The purpose of the normalization is to center the distribution of each channel’s value and make sure that it’s of unit variance. Thereafter, the image is convolved and spatially downsampled while increasing the number of channels to 128. This is accompanied by three residual blocks. Each block has two convolutional layers with 128 filters each.
After this, a final convolutional layer is applied and the coefficients are downsampled. Quantization is then applied by rounding to the nearest integer. The architecture uses zero-padded convolutions.
Upsampling occurs through convolution and a reorganization of the coefficients, which turns a tensor that has many channels into a tensor of the same dimensionality. This tensor, however, has fewer channels and a larger spatial extent. A sub-pixel convolution layer is then formed from the convolution and reorganization of the coefficients. The three residual blocks and two sub-pixel layers upsample the image to the resolution of the input. The values of the pixels are then clipped between 0 to 255 after denormalization.
Semantic Perceptual Image Compression using Deep Convolution Networks (DCC, 2017)
This paper has been written by authors from Brandeis University. They present a CNN aimed at semantic image understanding to achieve higher visual quality in lossy compression focussed on JPEG. Experiments are tested on the Kodak PhotoCD dataset and the MIT Saliency Benchmark dataset.
Their model improves the visual quality of JPEG by using a higher bit rate to encode image regions flagged by their model as having content of interest, and lowering the bits in other regions in the image.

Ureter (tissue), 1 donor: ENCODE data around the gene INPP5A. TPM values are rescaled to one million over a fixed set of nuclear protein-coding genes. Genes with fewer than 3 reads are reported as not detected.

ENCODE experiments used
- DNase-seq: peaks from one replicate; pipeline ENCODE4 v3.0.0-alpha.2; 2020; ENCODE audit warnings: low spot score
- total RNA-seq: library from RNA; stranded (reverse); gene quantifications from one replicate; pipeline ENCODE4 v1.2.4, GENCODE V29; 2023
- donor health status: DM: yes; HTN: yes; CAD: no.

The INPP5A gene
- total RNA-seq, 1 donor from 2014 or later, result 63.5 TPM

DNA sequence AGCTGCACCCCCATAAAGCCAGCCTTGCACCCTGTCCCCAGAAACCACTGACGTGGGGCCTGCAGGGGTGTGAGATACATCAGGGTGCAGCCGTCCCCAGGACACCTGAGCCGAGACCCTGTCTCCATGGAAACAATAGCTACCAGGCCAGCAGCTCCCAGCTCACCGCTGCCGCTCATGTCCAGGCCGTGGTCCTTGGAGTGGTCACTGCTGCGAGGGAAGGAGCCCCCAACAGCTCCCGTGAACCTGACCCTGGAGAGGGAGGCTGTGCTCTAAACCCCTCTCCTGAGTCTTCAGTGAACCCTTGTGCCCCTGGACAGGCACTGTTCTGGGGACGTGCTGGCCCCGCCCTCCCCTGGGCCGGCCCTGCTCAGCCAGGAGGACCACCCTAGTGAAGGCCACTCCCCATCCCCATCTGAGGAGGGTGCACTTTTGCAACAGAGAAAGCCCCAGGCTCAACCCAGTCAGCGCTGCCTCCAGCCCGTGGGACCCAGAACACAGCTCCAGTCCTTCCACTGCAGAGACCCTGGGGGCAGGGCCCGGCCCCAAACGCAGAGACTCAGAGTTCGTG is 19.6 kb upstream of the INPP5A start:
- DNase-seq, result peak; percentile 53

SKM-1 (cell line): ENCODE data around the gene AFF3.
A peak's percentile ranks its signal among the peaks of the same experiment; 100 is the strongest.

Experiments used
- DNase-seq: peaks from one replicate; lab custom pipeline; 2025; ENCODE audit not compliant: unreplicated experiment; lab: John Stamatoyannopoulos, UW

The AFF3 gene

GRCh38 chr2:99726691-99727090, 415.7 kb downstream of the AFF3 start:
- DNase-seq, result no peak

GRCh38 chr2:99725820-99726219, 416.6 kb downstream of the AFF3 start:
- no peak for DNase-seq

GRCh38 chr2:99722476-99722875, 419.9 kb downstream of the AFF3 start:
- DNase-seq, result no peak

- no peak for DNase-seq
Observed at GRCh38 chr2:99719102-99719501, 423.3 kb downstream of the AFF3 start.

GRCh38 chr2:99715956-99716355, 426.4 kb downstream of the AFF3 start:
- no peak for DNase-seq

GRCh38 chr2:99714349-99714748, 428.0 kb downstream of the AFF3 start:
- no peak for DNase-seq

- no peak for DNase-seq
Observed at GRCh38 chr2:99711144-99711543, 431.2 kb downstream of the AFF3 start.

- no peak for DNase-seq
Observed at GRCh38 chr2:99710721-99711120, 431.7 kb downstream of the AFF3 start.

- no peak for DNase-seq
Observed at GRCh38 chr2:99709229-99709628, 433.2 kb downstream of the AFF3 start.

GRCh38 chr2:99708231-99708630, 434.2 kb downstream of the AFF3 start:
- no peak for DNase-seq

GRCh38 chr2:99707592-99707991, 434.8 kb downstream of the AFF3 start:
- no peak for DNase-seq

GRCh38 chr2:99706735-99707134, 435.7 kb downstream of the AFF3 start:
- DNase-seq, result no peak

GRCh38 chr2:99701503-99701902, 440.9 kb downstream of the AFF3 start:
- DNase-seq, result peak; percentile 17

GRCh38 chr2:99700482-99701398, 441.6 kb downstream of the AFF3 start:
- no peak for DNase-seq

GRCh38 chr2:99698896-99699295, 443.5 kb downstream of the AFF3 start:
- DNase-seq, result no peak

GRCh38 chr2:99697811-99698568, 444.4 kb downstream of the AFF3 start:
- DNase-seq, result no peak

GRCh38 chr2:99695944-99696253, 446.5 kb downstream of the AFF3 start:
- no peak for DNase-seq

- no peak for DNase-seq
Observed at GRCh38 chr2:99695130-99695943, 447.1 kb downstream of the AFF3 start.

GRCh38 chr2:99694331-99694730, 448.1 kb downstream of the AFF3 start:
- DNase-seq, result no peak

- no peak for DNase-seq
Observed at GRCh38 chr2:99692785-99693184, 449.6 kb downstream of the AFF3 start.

The model has an advanced JPEG encoder that enables the quantization of every region to be decided by the knowledge of the image content. The visual quality is improved by improving the signal-to-noise ratio with multiple regions of interest. The final JPEG encoding produced can be decoded with any standard JPEG decoder. The authors evaluate their model on the PSNR metric, structural similarity (SSIM) and MS-SSIM for JPEG and JPEG2000.
The model was trained on the Caltech-256 dataset. The figure below shows some of the results obtained on KODAK images and a comparison on different metrics.
An End-to-End Compression Framework Based on Convolutional Neural Networks (2017)
This paper has been drafted by researchers from IEEE. The paper proposes the integration of two CNNs into an end-to-end compression framework. They have focused their efforts on image compression, image denoising, image resampling, image restoration, and image completion.
The proposed compression framework is compatible with existing image codecs such as JPEG, JPEG2000, and BPG. Their first CNN is named compact convolutional neural network (ComCNN) and the second reconstruction convolutional neural network (RecCNN).
ComCNN learns optimal compact representation from an input image, which is then decoded using an image codec such as JPEG. The RecCNN reconstructs the decoded image at high quality.
The ComCNN has three weight layers that maintain the spatial structure of the original image and enable for perfect reconstruction. This network uses the ReLu activation function. 64 filters of size 3 x 3 x c are used to generate 64 feature maps, where c is the number of image channels.